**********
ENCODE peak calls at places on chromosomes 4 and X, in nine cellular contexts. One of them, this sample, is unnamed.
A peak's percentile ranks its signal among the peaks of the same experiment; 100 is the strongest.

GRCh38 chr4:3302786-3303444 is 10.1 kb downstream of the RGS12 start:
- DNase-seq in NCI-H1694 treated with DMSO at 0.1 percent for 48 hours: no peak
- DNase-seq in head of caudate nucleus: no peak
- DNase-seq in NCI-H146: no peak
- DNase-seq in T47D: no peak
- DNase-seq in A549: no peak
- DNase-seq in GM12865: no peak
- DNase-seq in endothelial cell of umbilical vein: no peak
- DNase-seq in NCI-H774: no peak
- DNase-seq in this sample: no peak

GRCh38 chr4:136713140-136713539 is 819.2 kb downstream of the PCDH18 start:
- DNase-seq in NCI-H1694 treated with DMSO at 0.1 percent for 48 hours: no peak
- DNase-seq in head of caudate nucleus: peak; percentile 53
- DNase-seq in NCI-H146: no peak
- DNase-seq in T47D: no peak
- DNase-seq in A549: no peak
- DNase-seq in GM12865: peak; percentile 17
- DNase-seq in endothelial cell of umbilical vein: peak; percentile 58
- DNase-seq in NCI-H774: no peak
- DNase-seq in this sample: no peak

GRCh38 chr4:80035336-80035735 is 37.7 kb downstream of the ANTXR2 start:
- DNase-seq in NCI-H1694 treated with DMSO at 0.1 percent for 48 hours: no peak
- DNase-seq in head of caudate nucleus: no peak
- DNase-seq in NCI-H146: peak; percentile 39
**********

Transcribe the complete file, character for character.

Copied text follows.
ENCODE peak calls at places on chromosomes 4 and X, in nine cellular contexts. One of them, this sample, is unnamed.
A peak's percentile ranks its signal among the peaks of the same experiment; 100 is the strongest.

GRCh38 chr4:3302786-3303444 is 10.1 kb downstream of the RGS12 start:
- DNase-seq in NCI-H1694 treated with DMSO at 0.1 percent for 48 hours: no peak
- DNase-seq in head of caudate nucleus: no peak
- DNase-seq in NCI-H146: no peak
- DNase-seq in T47D: no peak
- DNase-seq in A549: no peak
- DNase-seq in GM12865: no peak
- DNase-seq in endothelial cell of umbilical vein: no peak
- DNase-seq in NCI-H774: no peak
- DNase-seq in this sample: no peak

GRCh38 chr4:136713140-136713539 is 819.2 kb downstream of the PCDH18 start:
- DNase-seq in NCI-H1694 treated with DMSO at 0.1 percent for 48 hours: no peak
- DNase-seq in head of caudate nucleus: peak; percentile 53
- DNase-seq in NCI-H146: no peak
- DNase-seq in T47D: no peak
- DNase-seq in A549: no peak
- DNase-seq in GM12865: peak; percentile 17
- DNase-seq in endothelial cell of umbilical vein: peak; percentile 58
- DNase-seq in NCI-H774: no peak
- DNase-seq in this sample: no peak

GRCh38 chr4:80035336-80035735 is 37.7 kb downstream of the ANTXR2 start:
- DNase-seq in NCI-H1694 treated with DMSO at 0.1 percent for 48 hours: no peak
- DNase-seq in head of caudate nucleus: no peak
- DNase-seq in NCI-H146: peak; percentile 39